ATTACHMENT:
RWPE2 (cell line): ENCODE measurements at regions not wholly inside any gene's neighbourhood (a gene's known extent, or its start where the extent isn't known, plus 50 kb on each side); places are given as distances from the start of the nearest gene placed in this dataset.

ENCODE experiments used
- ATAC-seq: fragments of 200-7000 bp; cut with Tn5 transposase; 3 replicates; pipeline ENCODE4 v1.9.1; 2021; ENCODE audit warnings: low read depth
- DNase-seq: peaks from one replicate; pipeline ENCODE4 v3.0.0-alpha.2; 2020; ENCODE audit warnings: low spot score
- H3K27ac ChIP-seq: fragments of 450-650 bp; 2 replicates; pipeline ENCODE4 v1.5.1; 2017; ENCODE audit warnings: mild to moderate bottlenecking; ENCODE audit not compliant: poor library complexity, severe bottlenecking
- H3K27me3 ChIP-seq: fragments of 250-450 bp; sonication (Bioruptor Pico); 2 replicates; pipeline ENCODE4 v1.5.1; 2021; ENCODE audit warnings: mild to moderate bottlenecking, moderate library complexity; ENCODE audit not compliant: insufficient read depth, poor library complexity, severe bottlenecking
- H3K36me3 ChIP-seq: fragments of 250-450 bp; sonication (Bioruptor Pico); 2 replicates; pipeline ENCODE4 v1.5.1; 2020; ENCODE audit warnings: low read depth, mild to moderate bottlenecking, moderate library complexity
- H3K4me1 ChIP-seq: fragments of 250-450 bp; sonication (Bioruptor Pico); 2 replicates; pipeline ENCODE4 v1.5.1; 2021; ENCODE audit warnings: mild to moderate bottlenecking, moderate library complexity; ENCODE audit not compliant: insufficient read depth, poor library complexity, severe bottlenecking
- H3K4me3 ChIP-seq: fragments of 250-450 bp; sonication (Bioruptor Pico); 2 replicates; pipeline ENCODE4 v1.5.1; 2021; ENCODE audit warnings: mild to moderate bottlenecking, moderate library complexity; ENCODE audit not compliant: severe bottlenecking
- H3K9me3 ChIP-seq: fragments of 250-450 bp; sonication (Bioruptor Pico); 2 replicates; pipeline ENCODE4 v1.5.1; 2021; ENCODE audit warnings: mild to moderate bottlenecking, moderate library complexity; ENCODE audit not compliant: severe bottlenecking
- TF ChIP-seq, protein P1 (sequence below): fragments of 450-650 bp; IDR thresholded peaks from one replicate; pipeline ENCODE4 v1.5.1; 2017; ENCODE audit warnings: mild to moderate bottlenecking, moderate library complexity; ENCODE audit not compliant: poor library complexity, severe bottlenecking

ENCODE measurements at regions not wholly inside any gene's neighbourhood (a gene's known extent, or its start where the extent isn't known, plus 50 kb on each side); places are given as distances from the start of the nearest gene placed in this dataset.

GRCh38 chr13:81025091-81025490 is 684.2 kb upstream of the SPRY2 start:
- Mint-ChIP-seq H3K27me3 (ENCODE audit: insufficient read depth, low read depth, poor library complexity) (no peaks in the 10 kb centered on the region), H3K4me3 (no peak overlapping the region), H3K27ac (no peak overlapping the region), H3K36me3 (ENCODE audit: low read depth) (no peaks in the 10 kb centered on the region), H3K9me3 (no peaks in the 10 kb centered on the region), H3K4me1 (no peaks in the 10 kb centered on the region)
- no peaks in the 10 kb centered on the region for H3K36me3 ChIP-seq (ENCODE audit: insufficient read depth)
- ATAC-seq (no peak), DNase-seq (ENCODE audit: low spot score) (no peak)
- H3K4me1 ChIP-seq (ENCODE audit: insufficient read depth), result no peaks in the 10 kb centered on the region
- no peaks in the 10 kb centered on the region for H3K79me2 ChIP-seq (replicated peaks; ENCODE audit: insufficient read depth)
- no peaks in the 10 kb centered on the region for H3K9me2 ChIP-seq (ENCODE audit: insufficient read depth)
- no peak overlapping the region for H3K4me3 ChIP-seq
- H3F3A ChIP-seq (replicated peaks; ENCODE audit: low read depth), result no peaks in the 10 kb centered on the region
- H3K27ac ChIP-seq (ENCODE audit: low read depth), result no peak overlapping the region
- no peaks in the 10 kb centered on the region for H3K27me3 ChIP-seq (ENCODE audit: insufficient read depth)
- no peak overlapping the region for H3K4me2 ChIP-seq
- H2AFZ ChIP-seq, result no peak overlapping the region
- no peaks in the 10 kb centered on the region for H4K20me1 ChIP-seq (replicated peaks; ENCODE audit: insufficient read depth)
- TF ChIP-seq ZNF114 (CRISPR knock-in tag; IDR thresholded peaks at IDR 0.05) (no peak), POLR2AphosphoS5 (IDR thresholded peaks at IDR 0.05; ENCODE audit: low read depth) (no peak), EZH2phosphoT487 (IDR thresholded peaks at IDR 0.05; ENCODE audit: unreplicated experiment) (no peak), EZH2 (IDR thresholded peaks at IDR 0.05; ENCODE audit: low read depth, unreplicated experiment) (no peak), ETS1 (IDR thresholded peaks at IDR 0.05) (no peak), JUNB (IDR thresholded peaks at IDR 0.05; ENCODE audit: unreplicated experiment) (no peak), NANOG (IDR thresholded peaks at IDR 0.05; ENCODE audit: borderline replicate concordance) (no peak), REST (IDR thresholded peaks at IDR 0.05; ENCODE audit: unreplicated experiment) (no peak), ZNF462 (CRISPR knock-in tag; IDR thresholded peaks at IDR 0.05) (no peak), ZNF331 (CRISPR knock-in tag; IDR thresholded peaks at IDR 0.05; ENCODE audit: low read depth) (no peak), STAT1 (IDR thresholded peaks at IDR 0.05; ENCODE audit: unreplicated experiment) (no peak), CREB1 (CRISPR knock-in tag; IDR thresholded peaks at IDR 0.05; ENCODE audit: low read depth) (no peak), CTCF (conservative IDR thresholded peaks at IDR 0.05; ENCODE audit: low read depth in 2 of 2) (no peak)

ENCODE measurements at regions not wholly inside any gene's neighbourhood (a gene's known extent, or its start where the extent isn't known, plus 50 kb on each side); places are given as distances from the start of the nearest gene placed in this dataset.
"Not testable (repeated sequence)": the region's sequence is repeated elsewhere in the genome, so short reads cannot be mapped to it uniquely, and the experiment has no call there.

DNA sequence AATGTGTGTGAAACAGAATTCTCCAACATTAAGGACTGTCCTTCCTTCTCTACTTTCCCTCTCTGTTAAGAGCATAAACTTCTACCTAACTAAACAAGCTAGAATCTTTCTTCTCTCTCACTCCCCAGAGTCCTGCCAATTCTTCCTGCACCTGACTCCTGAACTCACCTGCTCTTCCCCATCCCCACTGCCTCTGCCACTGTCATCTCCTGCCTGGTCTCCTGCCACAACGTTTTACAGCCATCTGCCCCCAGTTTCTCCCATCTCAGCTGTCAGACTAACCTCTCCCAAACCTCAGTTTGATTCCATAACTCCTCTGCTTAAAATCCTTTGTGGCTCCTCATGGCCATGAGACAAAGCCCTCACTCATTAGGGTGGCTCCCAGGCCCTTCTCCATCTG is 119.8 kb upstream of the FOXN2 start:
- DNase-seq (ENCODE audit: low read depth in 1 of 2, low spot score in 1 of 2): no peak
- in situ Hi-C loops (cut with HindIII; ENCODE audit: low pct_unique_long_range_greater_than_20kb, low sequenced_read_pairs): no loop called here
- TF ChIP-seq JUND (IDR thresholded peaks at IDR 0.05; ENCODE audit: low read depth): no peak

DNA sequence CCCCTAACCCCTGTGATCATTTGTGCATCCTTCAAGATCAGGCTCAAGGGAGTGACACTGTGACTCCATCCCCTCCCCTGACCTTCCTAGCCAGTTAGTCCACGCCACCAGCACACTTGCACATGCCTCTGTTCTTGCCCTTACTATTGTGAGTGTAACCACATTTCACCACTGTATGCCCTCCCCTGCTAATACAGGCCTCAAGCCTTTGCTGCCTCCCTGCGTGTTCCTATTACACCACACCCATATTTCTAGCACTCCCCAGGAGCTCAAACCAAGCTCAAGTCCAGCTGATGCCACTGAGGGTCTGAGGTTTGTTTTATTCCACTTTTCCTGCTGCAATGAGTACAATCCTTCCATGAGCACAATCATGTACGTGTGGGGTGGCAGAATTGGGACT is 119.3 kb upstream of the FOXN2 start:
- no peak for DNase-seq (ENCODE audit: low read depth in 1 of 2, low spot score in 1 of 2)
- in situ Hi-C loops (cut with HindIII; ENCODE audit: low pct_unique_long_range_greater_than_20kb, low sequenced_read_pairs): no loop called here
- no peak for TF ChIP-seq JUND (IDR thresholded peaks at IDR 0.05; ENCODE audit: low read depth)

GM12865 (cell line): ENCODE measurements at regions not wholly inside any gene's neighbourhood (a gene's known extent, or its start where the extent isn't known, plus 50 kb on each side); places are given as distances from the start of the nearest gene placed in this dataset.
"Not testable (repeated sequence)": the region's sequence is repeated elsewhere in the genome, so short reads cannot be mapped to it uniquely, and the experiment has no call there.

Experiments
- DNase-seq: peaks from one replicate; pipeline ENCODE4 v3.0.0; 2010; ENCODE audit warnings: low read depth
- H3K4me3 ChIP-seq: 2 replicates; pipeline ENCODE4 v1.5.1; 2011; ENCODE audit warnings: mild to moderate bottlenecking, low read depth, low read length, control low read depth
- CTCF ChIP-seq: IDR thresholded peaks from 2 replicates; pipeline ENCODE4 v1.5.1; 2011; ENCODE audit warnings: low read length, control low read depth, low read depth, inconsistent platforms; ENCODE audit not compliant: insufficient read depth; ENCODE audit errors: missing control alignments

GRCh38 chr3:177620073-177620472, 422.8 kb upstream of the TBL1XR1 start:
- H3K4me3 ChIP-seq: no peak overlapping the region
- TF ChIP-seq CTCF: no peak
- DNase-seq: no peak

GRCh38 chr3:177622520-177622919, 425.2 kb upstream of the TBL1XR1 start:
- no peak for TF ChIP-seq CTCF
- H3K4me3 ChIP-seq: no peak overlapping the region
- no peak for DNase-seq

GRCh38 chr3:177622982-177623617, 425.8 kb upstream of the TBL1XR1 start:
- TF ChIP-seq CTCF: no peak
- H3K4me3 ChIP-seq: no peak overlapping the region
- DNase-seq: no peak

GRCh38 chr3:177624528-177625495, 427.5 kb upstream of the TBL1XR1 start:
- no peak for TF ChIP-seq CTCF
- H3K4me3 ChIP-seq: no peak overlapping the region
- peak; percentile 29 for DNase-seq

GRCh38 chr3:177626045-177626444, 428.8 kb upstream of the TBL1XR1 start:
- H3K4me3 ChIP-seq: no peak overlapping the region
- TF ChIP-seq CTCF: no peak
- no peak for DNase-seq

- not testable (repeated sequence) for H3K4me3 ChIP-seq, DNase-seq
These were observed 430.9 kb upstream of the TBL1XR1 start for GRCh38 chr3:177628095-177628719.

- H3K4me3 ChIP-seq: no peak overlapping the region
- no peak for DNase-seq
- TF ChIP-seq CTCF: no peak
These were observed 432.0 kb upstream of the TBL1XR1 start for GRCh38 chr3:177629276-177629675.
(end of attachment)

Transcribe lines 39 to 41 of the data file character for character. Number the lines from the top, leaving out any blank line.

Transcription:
"Not testable (repeated sequence)": the region's sequence is repeated elsewhere in the genome, so short reads cannot be mapped to it uniquely, and the experiment has no call there.

Experiments
- DNase-seq: peaks from one replicate; pipeline ENCODE4 v3.0.0; 2010; ENCODE audit warnings: low read depth